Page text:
Salt-resistant plants are called Halophytes. They are found in salt marshes and mangrove swamps. Halophytes deal with the salt in their environment by eliminating it through special salt-secreting glands in their fleshy, gray-green leaves. Example include the saltbush Atriplex and mangrove trees.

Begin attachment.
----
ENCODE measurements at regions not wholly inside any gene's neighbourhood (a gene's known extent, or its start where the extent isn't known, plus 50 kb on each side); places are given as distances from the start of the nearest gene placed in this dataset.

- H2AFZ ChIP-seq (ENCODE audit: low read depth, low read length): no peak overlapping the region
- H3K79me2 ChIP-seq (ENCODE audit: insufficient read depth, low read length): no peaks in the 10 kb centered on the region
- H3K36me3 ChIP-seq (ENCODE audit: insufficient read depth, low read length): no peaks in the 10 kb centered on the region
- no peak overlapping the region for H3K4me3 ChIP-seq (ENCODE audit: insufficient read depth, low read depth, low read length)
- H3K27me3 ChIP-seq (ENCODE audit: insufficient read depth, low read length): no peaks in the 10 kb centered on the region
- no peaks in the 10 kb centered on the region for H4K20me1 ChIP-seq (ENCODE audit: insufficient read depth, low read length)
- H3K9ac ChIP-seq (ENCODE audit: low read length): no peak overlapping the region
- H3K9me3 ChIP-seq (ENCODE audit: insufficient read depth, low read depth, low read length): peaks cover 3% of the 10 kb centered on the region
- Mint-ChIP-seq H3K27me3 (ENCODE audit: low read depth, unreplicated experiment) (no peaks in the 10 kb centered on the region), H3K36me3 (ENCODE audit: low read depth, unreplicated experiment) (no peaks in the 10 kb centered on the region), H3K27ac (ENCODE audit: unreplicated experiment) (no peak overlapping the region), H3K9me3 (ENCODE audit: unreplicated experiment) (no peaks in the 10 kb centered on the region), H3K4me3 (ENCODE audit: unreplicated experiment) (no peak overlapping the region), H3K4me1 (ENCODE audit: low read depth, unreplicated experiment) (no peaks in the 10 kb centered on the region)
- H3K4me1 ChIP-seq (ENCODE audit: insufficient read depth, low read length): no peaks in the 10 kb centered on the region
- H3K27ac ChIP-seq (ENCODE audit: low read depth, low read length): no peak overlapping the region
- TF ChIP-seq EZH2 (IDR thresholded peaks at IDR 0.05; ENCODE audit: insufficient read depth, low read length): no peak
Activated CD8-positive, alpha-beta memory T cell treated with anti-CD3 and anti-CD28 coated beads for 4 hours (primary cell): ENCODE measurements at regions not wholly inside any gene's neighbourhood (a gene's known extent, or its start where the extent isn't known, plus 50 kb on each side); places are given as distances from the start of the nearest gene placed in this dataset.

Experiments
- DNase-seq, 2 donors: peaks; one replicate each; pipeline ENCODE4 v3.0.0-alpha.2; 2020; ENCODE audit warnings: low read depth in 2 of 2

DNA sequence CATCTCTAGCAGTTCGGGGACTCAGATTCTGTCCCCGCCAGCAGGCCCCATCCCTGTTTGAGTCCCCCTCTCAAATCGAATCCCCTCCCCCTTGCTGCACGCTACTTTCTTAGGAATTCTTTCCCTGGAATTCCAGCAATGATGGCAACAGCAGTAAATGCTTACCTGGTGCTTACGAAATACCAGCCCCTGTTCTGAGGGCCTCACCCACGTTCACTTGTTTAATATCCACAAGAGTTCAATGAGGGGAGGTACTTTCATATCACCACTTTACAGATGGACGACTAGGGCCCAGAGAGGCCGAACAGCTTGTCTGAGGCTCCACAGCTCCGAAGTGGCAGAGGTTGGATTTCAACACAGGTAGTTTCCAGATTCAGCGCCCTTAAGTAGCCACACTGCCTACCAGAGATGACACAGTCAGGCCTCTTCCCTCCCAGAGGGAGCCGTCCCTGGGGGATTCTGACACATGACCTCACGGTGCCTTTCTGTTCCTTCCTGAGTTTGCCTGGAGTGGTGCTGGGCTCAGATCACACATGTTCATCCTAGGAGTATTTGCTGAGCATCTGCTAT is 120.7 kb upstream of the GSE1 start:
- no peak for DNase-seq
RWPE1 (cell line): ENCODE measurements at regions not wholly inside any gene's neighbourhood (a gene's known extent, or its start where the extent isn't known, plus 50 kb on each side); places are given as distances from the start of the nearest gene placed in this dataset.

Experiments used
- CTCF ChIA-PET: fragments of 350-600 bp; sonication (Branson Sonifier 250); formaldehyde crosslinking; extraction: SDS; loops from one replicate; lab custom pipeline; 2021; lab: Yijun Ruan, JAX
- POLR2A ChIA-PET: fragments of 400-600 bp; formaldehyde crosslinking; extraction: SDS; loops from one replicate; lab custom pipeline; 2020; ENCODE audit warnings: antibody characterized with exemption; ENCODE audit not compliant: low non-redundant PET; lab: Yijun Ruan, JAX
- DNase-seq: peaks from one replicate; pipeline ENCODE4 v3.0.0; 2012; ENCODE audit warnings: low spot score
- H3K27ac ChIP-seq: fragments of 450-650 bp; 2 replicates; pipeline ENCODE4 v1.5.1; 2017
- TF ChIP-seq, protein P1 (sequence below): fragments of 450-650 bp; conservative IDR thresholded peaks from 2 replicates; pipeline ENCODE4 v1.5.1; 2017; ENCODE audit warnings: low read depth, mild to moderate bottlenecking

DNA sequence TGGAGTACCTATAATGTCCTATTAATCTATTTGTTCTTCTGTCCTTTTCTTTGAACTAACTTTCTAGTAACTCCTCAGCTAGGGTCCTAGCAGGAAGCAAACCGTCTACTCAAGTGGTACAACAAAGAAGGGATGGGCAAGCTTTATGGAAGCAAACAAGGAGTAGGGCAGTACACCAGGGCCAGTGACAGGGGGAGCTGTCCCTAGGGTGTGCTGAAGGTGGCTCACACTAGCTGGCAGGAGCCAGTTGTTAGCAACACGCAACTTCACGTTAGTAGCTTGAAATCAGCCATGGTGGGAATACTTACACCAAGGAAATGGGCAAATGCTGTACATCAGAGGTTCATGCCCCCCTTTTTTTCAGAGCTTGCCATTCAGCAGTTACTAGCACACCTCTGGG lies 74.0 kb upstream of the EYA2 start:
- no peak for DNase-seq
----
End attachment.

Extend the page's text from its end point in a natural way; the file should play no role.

Indeed. I’m not sure that they “love” it, but there are a handful (2% of all species, by one estimate) of plant species specially adapted to survive in high-salt environments that would kill other plants. All of the sea and estuarine grasses (such as smooth cordgrass) can handle salty water, for example. Mangroves are another excellent example. All plants which use salty water have developed ways to process the excess salt. Salt-tolerant plants are called halophytes.
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